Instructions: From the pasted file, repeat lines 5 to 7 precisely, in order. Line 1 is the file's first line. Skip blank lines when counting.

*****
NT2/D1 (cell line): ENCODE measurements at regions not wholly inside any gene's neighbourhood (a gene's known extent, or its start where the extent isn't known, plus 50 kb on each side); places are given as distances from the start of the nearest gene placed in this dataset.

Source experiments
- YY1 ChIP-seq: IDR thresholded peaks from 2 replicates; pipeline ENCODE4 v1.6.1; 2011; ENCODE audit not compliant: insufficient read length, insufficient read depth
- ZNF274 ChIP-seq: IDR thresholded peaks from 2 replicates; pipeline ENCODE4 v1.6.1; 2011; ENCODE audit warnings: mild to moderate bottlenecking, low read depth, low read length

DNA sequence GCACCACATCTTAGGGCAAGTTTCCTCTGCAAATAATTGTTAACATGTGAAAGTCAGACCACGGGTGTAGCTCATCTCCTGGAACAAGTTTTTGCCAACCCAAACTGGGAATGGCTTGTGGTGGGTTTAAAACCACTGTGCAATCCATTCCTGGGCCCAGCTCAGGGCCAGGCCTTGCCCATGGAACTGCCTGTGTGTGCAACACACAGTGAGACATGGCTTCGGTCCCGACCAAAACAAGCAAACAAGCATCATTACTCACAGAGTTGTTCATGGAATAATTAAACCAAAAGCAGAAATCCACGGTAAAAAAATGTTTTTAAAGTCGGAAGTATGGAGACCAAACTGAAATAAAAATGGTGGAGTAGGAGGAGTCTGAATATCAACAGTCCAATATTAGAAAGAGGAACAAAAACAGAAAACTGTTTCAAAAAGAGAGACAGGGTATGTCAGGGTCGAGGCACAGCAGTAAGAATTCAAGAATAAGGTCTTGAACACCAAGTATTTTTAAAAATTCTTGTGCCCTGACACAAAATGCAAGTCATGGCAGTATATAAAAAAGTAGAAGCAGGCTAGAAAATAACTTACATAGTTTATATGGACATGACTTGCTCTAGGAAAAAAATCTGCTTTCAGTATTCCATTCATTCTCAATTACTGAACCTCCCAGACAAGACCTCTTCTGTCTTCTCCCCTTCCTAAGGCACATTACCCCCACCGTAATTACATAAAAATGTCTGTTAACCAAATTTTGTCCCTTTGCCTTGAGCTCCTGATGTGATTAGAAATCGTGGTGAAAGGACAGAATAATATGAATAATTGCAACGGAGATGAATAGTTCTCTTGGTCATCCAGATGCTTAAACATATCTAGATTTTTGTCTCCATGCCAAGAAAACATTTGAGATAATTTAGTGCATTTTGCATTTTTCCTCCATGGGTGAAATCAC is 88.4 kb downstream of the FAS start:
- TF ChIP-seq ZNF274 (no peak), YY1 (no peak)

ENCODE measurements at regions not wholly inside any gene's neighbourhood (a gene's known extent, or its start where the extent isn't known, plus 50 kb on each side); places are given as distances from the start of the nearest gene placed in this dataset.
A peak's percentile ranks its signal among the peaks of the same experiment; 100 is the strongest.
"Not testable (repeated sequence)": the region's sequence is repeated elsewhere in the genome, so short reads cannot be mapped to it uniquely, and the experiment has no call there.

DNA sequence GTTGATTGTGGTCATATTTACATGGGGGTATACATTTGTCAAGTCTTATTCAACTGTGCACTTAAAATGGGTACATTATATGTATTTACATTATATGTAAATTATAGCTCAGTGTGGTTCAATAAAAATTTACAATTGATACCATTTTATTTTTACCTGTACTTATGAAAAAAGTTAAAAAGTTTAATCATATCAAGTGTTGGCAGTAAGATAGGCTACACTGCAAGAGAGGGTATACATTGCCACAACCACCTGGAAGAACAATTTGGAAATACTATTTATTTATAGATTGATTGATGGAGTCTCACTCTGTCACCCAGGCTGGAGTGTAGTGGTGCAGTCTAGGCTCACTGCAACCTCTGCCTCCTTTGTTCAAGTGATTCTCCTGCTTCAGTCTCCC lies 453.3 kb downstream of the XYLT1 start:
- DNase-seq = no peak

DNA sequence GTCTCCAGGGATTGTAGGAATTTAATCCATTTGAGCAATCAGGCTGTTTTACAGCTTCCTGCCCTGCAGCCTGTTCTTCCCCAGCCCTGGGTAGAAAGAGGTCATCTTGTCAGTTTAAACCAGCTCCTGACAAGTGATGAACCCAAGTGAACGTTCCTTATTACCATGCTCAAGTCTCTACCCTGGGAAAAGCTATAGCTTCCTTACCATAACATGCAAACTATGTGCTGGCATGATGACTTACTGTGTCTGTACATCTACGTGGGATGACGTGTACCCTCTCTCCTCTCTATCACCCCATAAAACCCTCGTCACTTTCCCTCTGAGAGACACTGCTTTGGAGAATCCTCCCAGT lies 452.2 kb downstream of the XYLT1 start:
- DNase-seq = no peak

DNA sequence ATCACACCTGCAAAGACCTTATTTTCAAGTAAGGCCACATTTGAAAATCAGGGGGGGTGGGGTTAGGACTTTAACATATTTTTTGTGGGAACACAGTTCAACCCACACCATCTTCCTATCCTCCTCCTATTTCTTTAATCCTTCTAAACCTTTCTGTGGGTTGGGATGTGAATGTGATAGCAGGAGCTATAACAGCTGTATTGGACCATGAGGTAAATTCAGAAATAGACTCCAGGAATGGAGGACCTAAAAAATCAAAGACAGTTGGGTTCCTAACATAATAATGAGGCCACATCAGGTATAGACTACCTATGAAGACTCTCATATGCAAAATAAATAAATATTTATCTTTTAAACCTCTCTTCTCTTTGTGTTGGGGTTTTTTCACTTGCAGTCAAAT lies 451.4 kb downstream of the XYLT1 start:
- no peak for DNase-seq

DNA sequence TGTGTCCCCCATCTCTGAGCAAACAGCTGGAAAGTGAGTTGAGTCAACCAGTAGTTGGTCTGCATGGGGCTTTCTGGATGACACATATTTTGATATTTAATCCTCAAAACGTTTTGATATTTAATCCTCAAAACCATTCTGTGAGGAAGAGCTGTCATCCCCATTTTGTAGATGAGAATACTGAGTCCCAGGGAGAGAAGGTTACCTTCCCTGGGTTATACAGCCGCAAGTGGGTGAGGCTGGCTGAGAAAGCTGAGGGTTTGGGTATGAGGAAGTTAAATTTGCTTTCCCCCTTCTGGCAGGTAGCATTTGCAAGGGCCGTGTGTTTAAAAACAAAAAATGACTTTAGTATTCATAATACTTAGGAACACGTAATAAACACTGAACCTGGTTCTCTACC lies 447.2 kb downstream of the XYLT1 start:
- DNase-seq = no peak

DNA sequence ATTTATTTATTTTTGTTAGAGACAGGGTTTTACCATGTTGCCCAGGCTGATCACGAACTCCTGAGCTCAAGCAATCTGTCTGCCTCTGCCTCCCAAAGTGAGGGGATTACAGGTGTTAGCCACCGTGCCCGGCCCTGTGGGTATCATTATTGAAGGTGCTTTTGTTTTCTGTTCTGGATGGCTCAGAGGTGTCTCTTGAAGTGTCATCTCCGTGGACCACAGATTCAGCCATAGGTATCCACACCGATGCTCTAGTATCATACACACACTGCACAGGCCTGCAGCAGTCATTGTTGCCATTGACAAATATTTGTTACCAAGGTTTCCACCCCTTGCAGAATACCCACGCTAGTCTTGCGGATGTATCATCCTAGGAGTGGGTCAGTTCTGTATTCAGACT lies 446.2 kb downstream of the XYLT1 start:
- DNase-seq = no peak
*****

DNA sequence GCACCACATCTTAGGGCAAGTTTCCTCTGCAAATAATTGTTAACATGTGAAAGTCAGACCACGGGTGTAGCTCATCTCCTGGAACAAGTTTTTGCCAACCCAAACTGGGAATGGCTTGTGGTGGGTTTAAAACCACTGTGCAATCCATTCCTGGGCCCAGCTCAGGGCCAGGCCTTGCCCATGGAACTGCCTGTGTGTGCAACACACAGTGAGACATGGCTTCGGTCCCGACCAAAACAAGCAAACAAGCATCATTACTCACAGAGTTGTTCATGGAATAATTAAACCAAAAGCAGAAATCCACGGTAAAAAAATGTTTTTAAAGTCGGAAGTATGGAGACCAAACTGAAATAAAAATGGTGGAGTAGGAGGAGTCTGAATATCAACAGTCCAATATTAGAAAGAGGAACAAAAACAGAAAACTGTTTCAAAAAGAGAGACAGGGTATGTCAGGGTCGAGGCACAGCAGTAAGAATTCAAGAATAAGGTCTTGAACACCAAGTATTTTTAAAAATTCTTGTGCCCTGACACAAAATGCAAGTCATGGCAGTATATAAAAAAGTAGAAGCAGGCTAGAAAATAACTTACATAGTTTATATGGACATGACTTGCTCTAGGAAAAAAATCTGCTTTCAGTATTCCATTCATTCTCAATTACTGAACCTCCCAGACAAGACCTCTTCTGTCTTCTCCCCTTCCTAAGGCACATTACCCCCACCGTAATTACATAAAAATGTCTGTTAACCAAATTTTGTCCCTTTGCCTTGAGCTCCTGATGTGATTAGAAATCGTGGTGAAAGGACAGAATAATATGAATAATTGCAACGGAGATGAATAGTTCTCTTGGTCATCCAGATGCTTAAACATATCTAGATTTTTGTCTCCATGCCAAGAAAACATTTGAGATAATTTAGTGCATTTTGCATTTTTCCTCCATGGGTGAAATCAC is 88.4 kb downstream of the FAS start:
- TF ChIP-seq ZNF274 (no peak), YY1 (no peak)

ENCODE measurements at regions not wholly inside any gene's neighbourhood (a gene's known extent, or its start where the extent isn't known, plus 50 kb on each side); places are given as distances from the start of the nearest gene placed in this dataset.